Field (1979) on her studying about terrorism and the “troubles” in Northern Ireland, where she found “the children there have suffered severe disruption in the development of moral judgment-a cognitive function-and are obsessed with death and destruction about which the feel helpless, and against which they feel isolated and hopeless.” She apparently was not surprised by the findings: “common sense and experience can tell us that people who are badly treated, and/or unjustly punished, will seek revenge. It should be not be surprising, then, that young adolescents, who have themselves been terrorized, become terrorists, and that in a situation where they are afforded social supports by their compatriots reacting against the actions of an unjust government, the resort to terrorist tactics becomes a way of life” (Field, 1979). Moreover, Akhtar (1999) concludes that “evidence does exist that most major players in a terrorist organization are themselves, deeply traumatized individuals. As children, they suffered chronic physical abuse, and profound emotional humiliation. They grew up mistrusting others, loathing passivity, and dreading reoccurrence of a violation of their psychophysical boundaries.”

Inn addition, many researchers and terrorist case histories have noted that periods of imprisonment and incarceration often facilitated experiences of injustice, abuse and humiliation (Ferracuti & Bruno, 1981, della Porta, 1992). Post and colleagues (2003) offer a rich account of the impact of such experiences among the 35 incarcerated middle-eastern terrorists whom they interviewed. They found that “the prison experience was intense, especially for the Islamist terrorists. Thus, the injustice of prison experience also reinforced negative perceptions of terrorist groups.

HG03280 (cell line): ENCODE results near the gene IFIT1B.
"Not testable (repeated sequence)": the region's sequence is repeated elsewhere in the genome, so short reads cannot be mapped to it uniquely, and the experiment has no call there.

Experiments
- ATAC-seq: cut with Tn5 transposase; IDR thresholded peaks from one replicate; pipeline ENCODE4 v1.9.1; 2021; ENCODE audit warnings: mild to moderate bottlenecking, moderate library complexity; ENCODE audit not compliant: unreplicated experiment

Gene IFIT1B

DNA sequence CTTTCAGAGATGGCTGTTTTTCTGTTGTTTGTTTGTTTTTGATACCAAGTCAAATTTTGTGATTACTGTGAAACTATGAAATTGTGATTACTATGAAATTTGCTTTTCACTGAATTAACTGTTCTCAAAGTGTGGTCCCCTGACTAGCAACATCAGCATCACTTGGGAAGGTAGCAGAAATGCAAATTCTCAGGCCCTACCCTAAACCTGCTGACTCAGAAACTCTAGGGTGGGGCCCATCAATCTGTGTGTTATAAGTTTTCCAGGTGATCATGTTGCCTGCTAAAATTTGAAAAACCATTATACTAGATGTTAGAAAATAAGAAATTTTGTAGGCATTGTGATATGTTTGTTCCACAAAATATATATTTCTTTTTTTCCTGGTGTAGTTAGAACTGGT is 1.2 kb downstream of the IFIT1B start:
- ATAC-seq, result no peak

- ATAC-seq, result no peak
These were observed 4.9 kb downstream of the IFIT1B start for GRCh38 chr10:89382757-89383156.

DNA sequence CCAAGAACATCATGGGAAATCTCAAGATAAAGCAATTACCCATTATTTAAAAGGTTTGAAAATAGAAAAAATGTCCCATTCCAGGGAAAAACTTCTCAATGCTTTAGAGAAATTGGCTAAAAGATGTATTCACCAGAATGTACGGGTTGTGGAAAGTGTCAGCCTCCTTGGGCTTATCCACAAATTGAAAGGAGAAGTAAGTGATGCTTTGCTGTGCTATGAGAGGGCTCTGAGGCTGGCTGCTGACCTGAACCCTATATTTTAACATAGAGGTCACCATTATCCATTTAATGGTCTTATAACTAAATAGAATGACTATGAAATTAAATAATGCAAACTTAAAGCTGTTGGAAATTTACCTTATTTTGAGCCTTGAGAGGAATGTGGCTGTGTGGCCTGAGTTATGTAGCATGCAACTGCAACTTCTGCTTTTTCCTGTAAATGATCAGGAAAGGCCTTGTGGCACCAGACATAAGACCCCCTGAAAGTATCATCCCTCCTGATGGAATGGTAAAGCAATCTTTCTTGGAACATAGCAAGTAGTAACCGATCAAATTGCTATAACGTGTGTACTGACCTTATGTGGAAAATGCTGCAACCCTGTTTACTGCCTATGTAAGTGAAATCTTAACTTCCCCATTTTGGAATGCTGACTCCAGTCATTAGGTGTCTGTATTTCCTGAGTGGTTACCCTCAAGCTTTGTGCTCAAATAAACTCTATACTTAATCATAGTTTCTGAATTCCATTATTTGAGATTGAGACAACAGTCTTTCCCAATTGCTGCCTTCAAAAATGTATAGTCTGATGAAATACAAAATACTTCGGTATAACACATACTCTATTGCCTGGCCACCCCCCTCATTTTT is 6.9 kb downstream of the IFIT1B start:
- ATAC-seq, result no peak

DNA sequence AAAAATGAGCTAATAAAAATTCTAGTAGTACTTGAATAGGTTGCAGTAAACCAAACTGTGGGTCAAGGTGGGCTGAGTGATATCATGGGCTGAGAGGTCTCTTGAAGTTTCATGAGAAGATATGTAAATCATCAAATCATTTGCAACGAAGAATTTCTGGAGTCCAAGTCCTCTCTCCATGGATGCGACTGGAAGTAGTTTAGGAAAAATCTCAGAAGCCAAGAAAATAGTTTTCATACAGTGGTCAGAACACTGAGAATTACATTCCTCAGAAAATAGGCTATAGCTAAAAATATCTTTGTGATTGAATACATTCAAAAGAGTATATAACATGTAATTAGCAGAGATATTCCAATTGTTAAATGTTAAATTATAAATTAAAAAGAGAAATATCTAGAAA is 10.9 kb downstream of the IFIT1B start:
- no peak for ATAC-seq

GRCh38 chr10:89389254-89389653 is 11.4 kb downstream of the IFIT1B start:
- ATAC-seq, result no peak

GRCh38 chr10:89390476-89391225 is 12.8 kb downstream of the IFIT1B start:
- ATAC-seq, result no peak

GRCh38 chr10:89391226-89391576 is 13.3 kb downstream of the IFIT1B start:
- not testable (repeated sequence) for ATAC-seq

Taken together, there is no terrorist personality; however certain life experiences tend to be commonly found among terrorists. Histories of childhood abuse and trauma appear to be widespread. And themes of perceived injustice and humiliation often are prominent in terrorist biographies and personal histories.


Akhtar, S. (1999). The Psychodynamic Dimension of Terrorism. Psychiatric Annals, 29(6), 350-355.

Borum, R., Fein, R., Vossekuil, B., & Berglund, J. (1999). Threat assessment: Defining an approach for evaluating risk of targeted violence. Behavioral Sciences & the Law, 17(3), 323-337.

Crenshaw, M. (2001). The psychology of terrorism: an agenda for the 21st century. Political Psychology, 21, 2, 405-420.

Della Porta, D. (1992). Political Socialization in Left-Wing Underground Organizations: Biographies of Italian and German Militants. D. Della Porta (Ed), Social movements and violence: participation in underground organizations. Greenwich, Connecticut: JAI press.

Ferracuti, F., & Bruno, F. (1981). Psychiatric aspects of terrorism in Italy. I. L. Barak-Glantz, & C. R. Huffs (Eds), The mad, the bad, and the different: essays in honor of Simon Dinitz (pp. 199-213). Lexington, MA: Heath.

Field, R. A. (1979). Child terror victims and adult terrorists. Journal of Psychohistory, 7(1), 71-75. Ibid

Horgan, J. (2003). The search for the terrorist personality. Silke, A., Ed. Terrorist, victims, and society: Psychological perspectives on terrorism and its consequence (pp. 3-27). London: John Wiley.

Post, J., Sprinzak, E., & Denny, L. (2003). The terrorists in their own words: Interviews with 35 incarcerated middle eastern terrorists. Terrorism and Political Violence, 15(1), 171-184.

Taylor, M. and Quayle, E. (1994). Terrorist lives. London: Brassey's.